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As we gear up to celebrate International Women’s Day on March 8, here’s a look at our on-screen talents who shone bright on our screens with their compelling performances and cut a commanding figure by being fierce and flawed. These female actors from Bollywood and Hollywood took on roles that had considerable heft and agency. They backed projects that celebrated women in all their complicated glory. Here’s our top picks of films and series fuelled by girl power. These women are unapologetically ambitious and aren’t scared to display agency:
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Deepika Padukone in ‘Gehaiyaan’: Here’s the deal about Deepika Padukone’s character Alisha. She wasn’t particularly likeable as a person and she made some morally questionable life choices as she embarks on a clandestine affair with her cousin’s dishy fiancé Zain (Siddhant Chaturvedi). While she was humanised, there was no attempt by its makers to make her appealing and endearing in this film that evoked polarising reviews. Even her missteps in her life were acknowledged and there was no attempt to sugarcoat her flawed existence. Towards the end, when her on-screen father, played superbly by Naseeruddin Shah, speaks to her about being more forgiving towards herself, Alisha becomes emblematic of strength, redemption, and resilience. It was refreshing to see a high profile and bankable actor like Padukone take on such a fractured role who learns to make peace with her life choices and her turbulent past. Director Shakun Batra took a leap of faith when it came to making a film with a protagonist who’s both vulnerable and vicious.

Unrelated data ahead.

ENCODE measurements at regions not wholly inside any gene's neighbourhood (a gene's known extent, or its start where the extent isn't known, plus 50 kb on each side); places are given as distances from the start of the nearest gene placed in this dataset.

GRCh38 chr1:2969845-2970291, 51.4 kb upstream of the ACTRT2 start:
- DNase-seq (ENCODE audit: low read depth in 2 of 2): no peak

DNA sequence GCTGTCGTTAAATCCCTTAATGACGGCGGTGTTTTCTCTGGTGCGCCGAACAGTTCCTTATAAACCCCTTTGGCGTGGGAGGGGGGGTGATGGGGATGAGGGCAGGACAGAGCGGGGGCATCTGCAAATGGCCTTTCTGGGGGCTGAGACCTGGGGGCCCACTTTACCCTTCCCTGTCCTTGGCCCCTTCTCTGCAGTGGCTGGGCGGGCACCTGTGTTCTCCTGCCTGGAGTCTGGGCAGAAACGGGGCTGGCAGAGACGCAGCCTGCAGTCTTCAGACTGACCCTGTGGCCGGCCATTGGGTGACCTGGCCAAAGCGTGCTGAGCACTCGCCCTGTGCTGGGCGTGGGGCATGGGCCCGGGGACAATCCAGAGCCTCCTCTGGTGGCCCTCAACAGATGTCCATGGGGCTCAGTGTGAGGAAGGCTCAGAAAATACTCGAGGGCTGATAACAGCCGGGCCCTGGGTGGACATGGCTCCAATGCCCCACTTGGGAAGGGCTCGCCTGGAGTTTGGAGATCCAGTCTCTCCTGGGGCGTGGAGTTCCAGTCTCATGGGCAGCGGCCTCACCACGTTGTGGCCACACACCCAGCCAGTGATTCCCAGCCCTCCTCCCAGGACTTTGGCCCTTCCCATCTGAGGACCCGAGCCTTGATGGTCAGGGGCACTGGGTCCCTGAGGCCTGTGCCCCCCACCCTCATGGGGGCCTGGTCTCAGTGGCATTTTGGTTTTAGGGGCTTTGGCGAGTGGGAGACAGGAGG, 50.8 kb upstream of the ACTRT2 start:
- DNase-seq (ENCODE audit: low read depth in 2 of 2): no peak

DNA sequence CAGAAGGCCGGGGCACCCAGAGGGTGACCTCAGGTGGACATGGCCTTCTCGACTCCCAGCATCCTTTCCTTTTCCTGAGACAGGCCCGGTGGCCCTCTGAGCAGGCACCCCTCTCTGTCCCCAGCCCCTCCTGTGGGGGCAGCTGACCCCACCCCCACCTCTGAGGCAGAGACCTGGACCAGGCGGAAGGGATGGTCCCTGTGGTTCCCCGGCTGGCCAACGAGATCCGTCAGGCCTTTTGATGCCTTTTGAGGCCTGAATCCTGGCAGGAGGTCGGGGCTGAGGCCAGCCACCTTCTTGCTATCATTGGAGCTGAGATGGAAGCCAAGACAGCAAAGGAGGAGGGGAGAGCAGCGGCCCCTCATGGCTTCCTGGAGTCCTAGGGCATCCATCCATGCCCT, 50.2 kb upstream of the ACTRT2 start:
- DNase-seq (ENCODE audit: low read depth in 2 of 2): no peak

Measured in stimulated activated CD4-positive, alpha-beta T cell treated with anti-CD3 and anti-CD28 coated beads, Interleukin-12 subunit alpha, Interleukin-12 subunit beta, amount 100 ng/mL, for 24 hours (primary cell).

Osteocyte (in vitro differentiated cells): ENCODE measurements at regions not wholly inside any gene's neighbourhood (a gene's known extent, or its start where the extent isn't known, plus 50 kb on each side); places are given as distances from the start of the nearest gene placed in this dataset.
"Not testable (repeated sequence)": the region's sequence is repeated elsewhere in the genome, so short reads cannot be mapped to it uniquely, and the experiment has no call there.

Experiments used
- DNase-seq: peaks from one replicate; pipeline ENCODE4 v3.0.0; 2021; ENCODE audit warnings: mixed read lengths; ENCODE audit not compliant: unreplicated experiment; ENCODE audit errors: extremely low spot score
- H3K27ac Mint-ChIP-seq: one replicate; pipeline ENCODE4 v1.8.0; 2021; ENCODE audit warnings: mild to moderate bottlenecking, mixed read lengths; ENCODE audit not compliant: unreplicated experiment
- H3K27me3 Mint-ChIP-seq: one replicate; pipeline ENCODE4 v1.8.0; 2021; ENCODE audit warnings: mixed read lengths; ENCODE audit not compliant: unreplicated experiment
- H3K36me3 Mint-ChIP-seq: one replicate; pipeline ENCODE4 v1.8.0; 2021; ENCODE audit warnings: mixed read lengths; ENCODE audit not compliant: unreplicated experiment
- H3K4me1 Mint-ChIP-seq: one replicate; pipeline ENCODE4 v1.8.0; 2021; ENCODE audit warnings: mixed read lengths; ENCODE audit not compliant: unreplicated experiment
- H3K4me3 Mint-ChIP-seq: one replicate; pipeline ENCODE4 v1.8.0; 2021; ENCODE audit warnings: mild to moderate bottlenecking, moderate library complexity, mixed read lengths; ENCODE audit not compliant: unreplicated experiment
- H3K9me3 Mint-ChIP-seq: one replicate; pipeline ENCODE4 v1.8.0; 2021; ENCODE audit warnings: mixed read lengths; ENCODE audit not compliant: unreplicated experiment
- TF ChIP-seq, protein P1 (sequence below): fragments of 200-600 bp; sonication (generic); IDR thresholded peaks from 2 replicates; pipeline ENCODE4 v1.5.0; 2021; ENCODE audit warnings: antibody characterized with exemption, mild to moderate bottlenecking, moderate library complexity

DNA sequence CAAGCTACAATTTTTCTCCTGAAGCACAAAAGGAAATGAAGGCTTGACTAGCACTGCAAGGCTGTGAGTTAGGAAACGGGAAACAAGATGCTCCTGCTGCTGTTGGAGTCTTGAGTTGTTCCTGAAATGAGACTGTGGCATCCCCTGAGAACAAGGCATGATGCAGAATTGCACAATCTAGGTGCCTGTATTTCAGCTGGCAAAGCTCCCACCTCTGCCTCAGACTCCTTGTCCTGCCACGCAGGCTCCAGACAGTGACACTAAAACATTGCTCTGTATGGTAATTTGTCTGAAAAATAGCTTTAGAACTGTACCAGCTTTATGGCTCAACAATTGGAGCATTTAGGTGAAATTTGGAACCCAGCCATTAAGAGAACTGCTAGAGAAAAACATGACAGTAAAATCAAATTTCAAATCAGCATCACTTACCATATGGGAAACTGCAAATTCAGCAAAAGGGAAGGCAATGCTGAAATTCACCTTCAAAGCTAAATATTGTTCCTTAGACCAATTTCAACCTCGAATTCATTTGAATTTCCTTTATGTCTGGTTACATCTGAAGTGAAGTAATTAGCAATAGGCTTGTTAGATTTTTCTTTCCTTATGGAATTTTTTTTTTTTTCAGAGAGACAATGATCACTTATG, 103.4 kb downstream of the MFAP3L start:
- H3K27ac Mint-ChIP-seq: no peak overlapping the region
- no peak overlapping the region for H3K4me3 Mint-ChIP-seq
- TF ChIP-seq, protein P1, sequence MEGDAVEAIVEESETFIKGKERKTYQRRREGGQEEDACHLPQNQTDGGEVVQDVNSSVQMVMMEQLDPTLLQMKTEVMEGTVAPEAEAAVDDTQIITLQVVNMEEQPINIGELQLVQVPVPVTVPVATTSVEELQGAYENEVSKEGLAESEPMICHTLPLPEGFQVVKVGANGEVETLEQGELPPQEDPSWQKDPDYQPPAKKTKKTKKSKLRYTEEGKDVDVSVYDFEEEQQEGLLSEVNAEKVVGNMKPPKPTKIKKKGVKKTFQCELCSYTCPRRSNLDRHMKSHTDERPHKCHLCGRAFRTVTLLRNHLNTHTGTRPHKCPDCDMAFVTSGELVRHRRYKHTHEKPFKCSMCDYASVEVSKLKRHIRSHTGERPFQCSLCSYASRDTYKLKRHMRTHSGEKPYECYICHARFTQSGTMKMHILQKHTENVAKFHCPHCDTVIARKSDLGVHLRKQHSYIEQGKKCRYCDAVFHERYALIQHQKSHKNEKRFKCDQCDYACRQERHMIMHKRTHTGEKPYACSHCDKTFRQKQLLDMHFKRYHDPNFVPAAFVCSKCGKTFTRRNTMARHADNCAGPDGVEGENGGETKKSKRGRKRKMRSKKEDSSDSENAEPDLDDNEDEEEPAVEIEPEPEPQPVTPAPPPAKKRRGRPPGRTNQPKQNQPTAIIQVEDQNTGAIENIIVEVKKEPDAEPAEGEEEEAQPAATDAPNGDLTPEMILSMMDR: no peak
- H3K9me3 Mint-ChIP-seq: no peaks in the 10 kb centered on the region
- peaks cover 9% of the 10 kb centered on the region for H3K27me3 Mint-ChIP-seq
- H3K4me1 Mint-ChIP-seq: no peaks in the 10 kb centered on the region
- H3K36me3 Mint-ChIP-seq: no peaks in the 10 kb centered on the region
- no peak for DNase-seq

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Moxie: This charming high-school romp streaming on Netflix, directed by Amy Poehler, is about a downtrodden teenager who unleashes a feminist revolution by launching an underground magazine calling out sexism around her. This fun and zany film addresses bullying, harassment, and rape with humour and defiance. This is feminism 2.0 tome.
Image Credit: Instagram/moxie.netflix
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Taapsee Pannu in ‘Rashmi Rocket’: Bollywood actress Taapsee Pannu took one for the women’s team globally with her searing drama ‘Rashmi Rocket’. This engaging film explored the controversial process of gender testing among female athletes and its validity. Pannu played the titular role of a star sprinter who undergoes a gender verification test and is found to have higher testosterone levels than an average woman. “All that rage that you see in this film comes from my love and admiration for sports. I have always thought that sports is the fairest field on earth where only your talent counts... But the practice of gender testing is just unfair and tells you that it’s not good enough to be just good on the field,” said Pannu in an earlier Zoom interview with Gulf News. In the film she took on the sports establishment and slammed testing based on arbitrary definitions of femininity. Pannu took this film to the finish line with impressive surefootedness and didn’t even stumble once.
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Nicole Kidman in ‘Big Little Lies’: This star-studded glossy series about a clutch of Monterey moms has the stellar talent Nicole Kidman play Celeste who secretly battles domestic abuse. The gripping series will remind you that you never know what happens behind closed doors and how women can stand united trying to protect their own even in the midst of a murder investigation. Based on author Liane Moriarty’s best-selling book by the same name, the series tackles fractured marriages, parenting troubles, and shady lives behind palatial Californian homes with a deft hand. The women are collectively courageous and are a joy to watch. They have each other’s back and that’s oddly liberating.